Liability for Florida amputation injuries may be imputed to negligent doctor/hospital (medical malpractice), property owner who failed to correct an unsafe condition (premises liability), careless motor vehicle driver (auto accident claim), or product manufacturer/distributor who designed/manufactured/sold a defective product (product liability). There could be other liable parties too, depending on the facts of the case. Given the severity of amputation injuries and the extent to which one can impact the rest of your life, it’s imperative to discuss your legal options with an experienced Palm Beach injury lawyer to determine whether you may have grounds for a South Florida injury lawsuit.
Recently, a doctor and urgent care center were ordered to pay $7.6 million in a medical malpractice lawsuit for Florida amputation injuries suffered by a patient whose bacterial infection was initially misdiagnosed as an ankle sprain. According to the Pensacola News Journal, the case involved a retired firefighter, whose right leg had to be amputated after a medical mistake. Specifically, the patient’s leg became infected after he was exposed to contaminated water in the Pensacola Bay. The leg began to ache and turned blue. When the pain worsened, he went to the urgent care center. Blisters began to develop as he waited in the lobby. Despite these symptoms, he was diagnosed with a sprained ankle, given crutches, and instructed to ice and elevate the leg. The following day, the man saw a podiatrist, who immediately recognized what was happening, and correctly diagnosed the patient as battling an aggressive bacterial infection. He was rushed to the hospital and treated with powerful antibiotics. However, by then it was too late, and the leg had to be amputated to save the patient’s life. The urgent care facility and employee doctor denied liability. However, following an eight-day civil trial, jurors awarded plaintiff $6.8 million and his wife $787,000.
Florida Amputation Injury Cases are High Stakes
Amputation is when any piece of limb of the body is severed. They can be part of planned surgeries, but they may also be the result of an accident or medical mistake.
Losing fingers or toes, while seemingly minor, can be traumatic, resulting in unique challenges for the tasks of everyday life. When someone suffers the partial or total loss of a limb, the consequences can be profound.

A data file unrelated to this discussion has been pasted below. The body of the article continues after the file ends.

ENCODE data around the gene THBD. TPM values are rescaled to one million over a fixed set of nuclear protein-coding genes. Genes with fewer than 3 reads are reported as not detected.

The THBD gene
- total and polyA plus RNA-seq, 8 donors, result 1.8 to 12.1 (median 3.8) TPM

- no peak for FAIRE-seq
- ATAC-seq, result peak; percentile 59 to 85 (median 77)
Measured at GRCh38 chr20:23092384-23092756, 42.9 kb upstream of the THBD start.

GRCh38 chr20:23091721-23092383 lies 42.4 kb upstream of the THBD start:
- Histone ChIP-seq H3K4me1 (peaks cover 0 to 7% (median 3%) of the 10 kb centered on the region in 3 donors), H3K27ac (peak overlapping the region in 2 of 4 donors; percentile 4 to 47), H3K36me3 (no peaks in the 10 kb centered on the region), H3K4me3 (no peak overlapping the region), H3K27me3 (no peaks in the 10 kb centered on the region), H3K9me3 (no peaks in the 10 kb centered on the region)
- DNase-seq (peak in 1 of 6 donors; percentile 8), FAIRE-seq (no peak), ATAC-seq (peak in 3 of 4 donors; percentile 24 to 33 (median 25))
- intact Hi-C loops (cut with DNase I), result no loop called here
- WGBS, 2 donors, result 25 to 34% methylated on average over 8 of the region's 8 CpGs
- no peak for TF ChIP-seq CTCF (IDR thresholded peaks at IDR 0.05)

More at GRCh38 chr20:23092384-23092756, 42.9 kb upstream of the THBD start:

People who suffer amputations may require medical care and prosthetics for the rest of their days. They might have to switch careers or be unable to return to work at all. Many say they experience a vexing psychological condition known as phantom limb pain. They may be unable to enjoy the hobbies and physical activities they once loved. Their personal relationships might be forever altered. They must relearn how to once again navigate the basics of everyday life, such as mobility, eating, using the bathroom, driving, etc.
Because these cases are so high stakes, with damage awards often being substantial, defendants will often fight hard not to be held liable.
Potential Liability for Amputation Injuries
As previously noted, amputations can be the result of medical malpractice. Misdiagnosis, as outlined above, is one example. In some cases, a doctor may amputate the wrong limb. There have also been claims filed when it’s revealed a doctor who ordered an amputation had insufficient medical evidence to support that conclusion. Poor medical care post-surgery or accident can led to gangrene, blood clots, or infections that ultimately necessitate amputations.
Unintentional amputations can be the result of a car accident, work accident, or malfunctioning/defective tools or machinery. In most cases, liability is going to depend on whether you can prove:
- The other party owed a duty to use reasonable care.
- The other party breached that duty of care.
- This breach of care was the cause of your Florida amputation injuries.
Injuries stemming from work accidents are a little different in that you’ll likely be eligible for workers’ compensation insurance – regardless of whether you were at-fault for what happened. But if there are third parties (not your employer or co-worker) who were also negligent in causing that work injury, you may have grounds to file a third-party liability claim.
Makers of defective products, however, can be held strictly liable. That means you don’t have to prove negligence. It’s irrelevant whether the manufacturer or supplier in a case like this exercised great are. If the product was defective and caused harm, the maker or supplier of that product can be held liable.
If you have suffered a Florida amputation injury and are examining your legal options, our Palm Beach injury lawyers can provide insight into the viability and value of your case.
Contact the South Florida personal injury attorneys at Halberg & Fogg PLLC by calling toll-free at 1-877-425-2374. Serving West Palm Beach, Miami, Tampa, Orlando and Fort Myers/ Naples. There is no fee unless you win.
Sacred Heart Medical Group, Doctor, Lose Medical Malpractice Case, May 21, 2022, By Colin Warren-Hicks, Pensacola News-Journal
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